I love it when I learn something in class that explains an everyday thing that I have never known how it works before. On Thursday, my Mechanics class (which is usually the most boring class ever) went to the Engineering garage and got to witness a 5 speed manual transmission first hand. It was really cool to see what exactly happens whenever I shift my Swedish Fish in and out of reverse and other gears. I didn't realize how much went into a transmission case.
Here is a picture of the case we looked at.
The gears that have slanted teeth are called helical gears, and the one gear, second from the left, is the reverse gear, and it is a spur gear because it's teeth are straight. There are also two rings used to change which gear is engaged. It was very cool and something I think everyone interested in mechanical things should see.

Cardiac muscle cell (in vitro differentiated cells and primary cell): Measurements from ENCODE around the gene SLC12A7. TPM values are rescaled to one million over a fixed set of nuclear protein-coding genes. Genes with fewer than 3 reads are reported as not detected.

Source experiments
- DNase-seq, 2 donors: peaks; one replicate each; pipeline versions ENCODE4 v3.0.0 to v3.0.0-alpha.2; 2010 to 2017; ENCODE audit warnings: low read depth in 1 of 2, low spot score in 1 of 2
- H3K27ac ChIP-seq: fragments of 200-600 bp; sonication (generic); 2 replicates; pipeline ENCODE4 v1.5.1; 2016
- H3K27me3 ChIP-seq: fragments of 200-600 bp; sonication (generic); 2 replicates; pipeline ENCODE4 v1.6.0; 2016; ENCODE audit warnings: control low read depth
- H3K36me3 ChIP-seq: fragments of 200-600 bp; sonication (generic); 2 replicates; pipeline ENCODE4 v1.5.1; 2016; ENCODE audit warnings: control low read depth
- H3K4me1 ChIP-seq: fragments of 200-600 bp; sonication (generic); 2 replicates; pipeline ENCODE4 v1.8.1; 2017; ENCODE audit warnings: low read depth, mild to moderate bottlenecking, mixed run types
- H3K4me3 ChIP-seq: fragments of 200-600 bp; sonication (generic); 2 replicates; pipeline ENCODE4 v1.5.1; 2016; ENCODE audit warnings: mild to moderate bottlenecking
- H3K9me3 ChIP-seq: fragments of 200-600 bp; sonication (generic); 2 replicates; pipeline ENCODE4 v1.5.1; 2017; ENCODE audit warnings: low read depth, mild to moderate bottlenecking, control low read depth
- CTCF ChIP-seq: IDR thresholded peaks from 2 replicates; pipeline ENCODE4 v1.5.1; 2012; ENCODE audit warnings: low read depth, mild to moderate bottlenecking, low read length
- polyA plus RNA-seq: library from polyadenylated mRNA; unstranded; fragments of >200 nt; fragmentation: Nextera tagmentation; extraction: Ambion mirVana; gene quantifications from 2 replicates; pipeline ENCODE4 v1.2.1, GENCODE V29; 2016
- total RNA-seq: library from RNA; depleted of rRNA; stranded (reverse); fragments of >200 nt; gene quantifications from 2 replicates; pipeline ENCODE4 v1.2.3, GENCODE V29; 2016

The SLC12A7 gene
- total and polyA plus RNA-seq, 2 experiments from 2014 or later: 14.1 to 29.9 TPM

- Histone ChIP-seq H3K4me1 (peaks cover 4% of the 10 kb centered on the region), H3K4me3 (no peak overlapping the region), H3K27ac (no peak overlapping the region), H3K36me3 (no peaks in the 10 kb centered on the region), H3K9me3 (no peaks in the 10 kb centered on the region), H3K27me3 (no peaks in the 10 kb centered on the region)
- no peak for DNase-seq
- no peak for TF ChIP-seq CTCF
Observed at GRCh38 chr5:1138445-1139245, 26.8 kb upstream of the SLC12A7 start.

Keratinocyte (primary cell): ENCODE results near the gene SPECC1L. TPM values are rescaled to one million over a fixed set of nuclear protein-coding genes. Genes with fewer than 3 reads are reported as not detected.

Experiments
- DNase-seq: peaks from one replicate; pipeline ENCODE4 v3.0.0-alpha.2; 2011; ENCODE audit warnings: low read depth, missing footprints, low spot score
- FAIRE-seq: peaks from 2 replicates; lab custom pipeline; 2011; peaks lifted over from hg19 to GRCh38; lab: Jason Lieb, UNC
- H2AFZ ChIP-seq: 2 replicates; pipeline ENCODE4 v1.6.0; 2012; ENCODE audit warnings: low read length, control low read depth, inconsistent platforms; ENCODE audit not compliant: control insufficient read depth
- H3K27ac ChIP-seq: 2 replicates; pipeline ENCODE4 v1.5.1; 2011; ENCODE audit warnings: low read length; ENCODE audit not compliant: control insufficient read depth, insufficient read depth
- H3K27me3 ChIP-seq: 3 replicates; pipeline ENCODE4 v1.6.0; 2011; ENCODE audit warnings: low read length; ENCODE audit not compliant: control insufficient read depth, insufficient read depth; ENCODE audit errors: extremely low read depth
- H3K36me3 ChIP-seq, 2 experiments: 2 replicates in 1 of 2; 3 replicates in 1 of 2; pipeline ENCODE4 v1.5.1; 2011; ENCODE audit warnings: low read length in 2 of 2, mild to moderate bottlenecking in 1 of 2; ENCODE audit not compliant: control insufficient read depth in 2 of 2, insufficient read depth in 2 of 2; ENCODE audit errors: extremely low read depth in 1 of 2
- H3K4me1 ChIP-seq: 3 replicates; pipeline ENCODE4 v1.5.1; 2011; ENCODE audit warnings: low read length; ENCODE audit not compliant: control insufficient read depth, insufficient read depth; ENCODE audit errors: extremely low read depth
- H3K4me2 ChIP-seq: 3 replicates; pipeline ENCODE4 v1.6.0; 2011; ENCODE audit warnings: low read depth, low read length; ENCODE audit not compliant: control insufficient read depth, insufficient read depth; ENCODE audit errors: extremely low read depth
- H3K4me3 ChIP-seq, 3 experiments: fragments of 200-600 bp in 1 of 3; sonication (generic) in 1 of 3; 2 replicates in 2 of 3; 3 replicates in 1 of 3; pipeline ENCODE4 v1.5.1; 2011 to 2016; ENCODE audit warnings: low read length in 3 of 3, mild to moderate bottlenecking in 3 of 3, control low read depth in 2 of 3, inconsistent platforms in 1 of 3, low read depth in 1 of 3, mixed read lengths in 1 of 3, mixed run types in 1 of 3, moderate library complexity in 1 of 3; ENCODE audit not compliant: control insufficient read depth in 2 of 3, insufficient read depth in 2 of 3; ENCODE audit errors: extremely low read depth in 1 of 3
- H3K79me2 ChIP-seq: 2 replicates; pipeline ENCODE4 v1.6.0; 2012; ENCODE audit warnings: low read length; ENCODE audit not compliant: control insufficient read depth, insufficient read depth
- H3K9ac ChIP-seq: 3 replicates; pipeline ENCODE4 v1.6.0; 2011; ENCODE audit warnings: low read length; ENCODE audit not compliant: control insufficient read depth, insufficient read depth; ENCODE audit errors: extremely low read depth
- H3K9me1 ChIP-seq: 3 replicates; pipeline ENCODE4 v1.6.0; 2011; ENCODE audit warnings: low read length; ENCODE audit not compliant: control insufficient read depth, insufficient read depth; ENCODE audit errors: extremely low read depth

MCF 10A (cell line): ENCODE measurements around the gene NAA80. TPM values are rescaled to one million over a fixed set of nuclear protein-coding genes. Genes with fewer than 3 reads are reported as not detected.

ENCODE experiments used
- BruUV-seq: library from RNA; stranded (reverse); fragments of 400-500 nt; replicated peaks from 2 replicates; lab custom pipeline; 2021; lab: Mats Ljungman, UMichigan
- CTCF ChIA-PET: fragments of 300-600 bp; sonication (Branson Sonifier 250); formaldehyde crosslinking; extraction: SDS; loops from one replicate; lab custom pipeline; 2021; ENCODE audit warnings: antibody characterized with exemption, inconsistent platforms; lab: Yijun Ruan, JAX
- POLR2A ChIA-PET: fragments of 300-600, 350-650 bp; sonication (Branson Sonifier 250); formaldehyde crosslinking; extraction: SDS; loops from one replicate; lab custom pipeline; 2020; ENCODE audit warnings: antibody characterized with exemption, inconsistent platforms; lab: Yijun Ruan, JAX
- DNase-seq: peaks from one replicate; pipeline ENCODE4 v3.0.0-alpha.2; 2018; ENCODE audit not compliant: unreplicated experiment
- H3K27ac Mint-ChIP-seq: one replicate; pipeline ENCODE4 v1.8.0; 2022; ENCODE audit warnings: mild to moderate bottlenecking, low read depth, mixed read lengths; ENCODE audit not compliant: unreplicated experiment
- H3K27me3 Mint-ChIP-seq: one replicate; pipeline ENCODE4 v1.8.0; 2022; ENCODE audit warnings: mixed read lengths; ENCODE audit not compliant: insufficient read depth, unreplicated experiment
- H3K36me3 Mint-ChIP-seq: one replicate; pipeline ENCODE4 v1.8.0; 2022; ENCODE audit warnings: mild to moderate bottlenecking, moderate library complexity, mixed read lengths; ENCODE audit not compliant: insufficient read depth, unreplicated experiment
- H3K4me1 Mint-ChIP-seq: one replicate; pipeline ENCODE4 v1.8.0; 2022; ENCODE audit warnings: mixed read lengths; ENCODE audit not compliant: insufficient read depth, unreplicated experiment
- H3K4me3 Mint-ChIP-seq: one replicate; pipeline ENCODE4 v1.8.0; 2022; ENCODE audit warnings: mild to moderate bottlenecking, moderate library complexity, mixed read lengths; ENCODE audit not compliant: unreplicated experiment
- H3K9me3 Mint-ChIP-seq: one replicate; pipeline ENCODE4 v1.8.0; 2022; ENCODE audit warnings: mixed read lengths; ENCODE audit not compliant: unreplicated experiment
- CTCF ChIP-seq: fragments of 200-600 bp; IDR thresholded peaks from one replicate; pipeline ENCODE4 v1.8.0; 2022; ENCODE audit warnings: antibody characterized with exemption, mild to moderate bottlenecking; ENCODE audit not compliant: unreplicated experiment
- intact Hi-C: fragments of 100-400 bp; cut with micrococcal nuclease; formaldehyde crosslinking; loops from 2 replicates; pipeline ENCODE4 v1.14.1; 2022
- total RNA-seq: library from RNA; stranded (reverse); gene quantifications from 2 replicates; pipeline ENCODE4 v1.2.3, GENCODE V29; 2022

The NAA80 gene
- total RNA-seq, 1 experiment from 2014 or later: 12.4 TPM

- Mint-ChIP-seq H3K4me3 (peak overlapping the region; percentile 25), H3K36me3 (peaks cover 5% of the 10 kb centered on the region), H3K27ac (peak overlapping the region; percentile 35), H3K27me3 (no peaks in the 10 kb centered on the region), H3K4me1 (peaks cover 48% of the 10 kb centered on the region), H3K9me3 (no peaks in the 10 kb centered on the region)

Another thing I love is when something that most people believe is true, I learn is not from class. Today in Physical Chemistry, P. Chem for short, I learned that those little pumps you buy and put on your soda bottle (yes I do call it soda, not pop!) don't help keep the fizz in. The only way to keep the CO2 dissolved in the soda is to increase the partial pressure of the CO2. The pump increases the total pressure and adds regular air, which has a very little amount of CO2 in it. Now, if you pumped CO2 into the bottle, this would increase the pressure and the amount of CO2 in the bottle, which would then increase the partial pressure of the CO2. This would keep the CO2 dissolved in the soda, thereby keeping it fizzy. But of course this would be inefficient, and my professor finished this explanation by saying that the best thing to do is keep the cap on the bottle as often as possible.